Eleven things about the Broncos as they return to action at Tennessee and look to build on a pre-bye week win in London.
1. If you’re looking for a single statistical turnaround that could lead to a boost for Denver, consider that the Broncos are No. 31 in the NFL in third-down conversion rate. Even that doesn’t do justice to the struggle, though. In the past decade, only three NFL teams have finished a full season with a rate worse than Denver’s current 29.2% mark.
2. “Conceptually, we have to be a little bit smarter as far as, looking around the league, you’re seeing a lot more zone coverage instead of man coverage (on third down),” offensive coordinator Justin Outten said. He identified one emphasis for the staff as, “Taking advantage of those situations and having conceptual variety, where you can have a man beater and a zone beater at the same time.”
3. In third-and-manageable, the Broncos are struggling thanks to a combination of a lack of timing and rhythm in their passing game and a lack of a consistent rushing attack. The easiest way to keep drives going on third down is to have play-calling options, but even that hasn’t helped Denver so far.
4. OK, not exactly rocket science here, but if you fail on third downs often, it makes capping drives with points difficult. Denver is No. 28 in the NFL in that department, scoring on just 28% of its possessions so far this season, according to Pro Football Reference. That’s despite the Broncos holding one of the lowest turnover rates (8.6% of possessions) in the game.
5. Maybe Russell Wilson’s wristband will help matters. That’s a bit tongue-in-cheek, but for all the hullabaloo made regarding Pete Carroll’s comments and Wilson’s retort, having a few of the more wordy play-calls organized by number does seem to make sense for Wilson and head coach Nathaniel Hackett. A lot of quarterbacks in the NFL wear a wristband, including Hackett’s last guy, Green Bay’s Aaron Rodgers.
6. “As a play designer, sometimes you want to get a little creative and those things can get a little bit verbose,” Hackett said. … “Sometimes we get a little elaborate on those things because we’re sometimes trying to get a little crazy. So, it allows you to do that. I think it also helps with crowd noise. If you have crowd noise going, him listening to me, he just has to hear one wristband number, and then he can go in there and communicate to the guys properly. There’s a lot of different things that it’s good for.”
7. Now that the Broncos hold San Francisco’s 2023 first-round draft pick, it’s natural to keep an eye on the Bay Area over the rest of the season to see where it falls. Denver already did its part to help boost the value of that pick, beating the 49ers earlier in the season.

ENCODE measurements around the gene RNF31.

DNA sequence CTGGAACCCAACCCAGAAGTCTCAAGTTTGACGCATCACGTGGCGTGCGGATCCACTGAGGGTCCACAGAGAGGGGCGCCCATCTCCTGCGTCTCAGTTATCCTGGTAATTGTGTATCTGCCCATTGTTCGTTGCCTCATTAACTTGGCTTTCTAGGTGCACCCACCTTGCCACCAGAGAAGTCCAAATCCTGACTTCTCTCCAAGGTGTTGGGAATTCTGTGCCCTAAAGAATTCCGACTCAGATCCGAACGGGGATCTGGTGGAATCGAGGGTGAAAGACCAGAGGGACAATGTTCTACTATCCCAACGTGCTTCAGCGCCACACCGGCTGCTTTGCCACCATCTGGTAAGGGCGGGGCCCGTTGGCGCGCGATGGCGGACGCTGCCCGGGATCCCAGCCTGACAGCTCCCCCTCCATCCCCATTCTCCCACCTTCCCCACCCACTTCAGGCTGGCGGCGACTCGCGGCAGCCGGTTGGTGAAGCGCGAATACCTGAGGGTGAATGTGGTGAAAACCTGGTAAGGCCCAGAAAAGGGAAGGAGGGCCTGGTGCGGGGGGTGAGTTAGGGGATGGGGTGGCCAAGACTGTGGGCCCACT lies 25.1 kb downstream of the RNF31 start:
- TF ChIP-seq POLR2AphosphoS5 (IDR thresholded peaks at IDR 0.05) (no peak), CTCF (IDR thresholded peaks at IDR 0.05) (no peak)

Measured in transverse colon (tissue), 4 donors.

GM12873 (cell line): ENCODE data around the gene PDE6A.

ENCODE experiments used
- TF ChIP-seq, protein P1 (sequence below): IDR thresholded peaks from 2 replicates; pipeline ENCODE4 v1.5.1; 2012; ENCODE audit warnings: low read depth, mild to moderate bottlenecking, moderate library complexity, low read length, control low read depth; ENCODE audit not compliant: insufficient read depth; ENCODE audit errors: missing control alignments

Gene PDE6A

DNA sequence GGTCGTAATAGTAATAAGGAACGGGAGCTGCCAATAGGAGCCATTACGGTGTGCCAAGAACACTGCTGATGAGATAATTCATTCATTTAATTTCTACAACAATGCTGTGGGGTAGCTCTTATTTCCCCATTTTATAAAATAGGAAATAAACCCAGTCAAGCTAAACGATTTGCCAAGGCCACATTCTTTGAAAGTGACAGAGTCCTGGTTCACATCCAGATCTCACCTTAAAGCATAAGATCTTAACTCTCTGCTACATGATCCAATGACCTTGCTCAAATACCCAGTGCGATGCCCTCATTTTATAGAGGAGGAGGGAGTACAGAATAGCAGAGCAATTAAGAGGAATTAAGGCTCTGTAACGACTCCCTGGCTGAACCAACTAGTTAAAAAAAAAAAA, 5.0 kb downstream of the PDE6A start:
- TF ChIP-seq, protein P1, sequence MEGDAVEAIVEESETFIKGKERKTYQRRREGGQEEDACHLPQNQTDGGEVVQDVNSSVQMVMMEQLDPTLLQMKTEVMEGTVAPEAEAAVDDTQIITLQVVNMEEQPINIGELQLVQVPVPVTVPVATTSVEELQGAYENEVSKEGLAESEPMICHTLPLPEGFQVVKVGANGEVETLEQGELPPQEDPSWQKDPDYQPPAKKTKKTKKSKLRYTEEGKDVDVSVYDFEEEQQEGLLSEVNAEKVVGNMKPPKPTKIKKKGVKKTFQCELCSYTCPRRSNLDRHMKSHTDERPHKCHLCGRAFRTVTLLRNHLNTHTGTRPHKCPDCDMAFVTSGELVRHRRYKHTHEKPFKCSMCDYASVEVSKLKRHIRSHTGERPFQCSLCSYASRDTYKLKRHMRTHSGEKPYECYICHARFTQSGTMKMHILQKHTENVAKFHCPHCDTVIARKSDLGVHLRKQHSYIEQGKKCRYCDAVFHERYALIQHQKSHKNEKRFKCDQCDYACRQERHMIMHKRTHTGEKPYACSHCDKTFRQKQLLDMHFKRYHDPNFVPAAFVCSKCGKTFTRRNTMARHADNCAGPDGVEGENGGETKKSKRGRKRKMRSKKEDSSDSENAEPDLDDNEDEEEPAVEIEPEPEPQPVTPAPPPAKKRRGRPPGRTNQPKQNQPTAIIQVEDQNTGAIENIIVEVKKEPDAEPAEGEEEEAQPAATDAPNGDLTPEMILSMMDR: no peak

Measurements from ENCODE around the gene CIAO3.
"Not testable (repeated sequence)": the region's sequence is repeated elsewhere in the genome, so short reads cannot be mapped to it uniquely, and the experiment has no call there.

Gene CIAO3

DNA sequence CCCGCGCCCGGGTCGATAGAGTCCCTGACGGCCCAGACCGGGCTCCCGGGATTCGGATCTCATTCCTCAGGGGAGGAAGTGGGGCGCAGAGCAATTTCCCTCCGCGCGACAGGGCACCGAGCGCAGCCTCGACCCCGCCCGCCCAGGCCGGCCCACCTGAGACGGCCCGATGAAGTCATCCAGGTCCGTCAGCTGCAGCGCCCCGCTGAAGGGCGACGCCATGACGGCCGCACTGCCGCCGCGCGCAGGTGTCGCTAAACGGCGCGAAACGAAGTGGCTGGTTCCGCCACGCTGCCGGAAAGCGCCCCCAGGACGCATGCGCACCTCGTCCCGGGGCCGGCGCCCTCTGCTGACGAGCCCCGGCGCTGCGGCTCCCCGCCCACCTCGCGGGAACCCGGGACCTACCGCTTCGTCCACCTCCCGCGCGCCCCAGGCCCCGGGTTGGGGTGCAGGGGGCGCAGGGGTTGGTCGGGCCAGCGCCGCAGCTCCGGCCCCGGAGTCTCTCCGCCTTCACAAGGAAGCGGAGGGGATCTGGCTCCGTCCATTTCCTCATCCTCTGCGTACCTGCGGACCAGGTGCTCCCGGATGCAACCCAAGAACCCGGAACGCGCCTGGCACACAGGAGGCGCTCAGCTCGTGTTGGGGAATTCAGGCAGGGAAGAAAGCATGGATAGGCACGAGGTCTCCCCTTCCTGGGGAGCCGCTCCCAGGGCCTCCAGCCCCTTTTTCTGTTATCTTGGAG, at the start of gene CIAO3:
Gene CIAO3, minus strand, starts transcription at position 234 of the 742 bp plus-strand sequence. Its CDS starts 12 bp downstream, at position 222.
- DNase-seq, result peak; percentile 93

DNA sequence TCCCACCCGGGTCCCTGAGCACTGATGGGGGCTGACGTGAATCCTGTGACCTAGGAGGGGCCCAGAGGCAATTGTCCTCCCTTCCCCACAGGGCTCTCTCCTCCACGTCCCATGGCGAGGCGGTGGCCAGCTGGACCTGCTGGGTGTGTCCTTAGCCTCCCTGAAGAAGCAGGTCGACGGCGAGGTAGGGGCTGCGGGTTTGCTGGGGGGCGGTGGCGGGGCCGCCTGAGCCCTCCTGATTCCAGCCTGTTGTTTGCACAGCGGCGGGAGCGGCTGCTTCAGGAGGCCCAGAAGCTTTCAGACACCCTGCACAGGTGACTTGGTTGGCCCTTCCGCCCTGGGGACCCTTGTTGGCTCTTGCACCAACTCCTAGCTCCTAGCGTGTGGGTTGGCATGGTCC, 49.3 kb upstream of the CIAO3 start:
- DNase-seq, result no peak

8. This weekend, though, brings a bit of a Catch-22 for Broncos fans. San Francisco plays against the Chargers, who at 5-3 are one of several teams between Denver and a potential, long-shot playoff spot. So either Los Angeles gets another win or the Broncos’ draft value falls on Sunday night. Who ya got? Perhaps it depends on what happens in Nashville.
9. Had a chance this past week to peek at a Sunday episode of “Peyton’s Places,” part of Peyton Manning’s Omaha Productions empire. This one features Manning and Wilson talking about the latter’s baseball career. Wilson, of course, was a 2010 MLB draft selection of the Colorado Rockies. It’s a light-hearted 20 minutes, featuring some batting practice, two-sport star talk and a recounting of when NC State football coach Tom O’Brien told Wilson he couldn’t return to the Wolfpack because of his insistence on pursuing baseball. Whoops.
10. Actually, the show isn’t entirely about Wilson’s baseball career. Manning proudly points out he hit .440 as a high school senior shortstop at Isadore Newman in Louisiana. Wilson had perhaps the line of the episode when Manning takes batting practice at Coors Field, likening the Hall of Fame quarterback’s swing, to “a poor man’s Craig Counsell.”
11. The second half of the season is here and with it comes a more normal schedule for the Broncos. Eight straight Sundays before the typical final weekend flexibility. Even with a back-to-back Eastern Time Zone stint coming up in trips to Carolina and Baltimore, it should have a more standard feel to it. Now, what will the on-field part look like?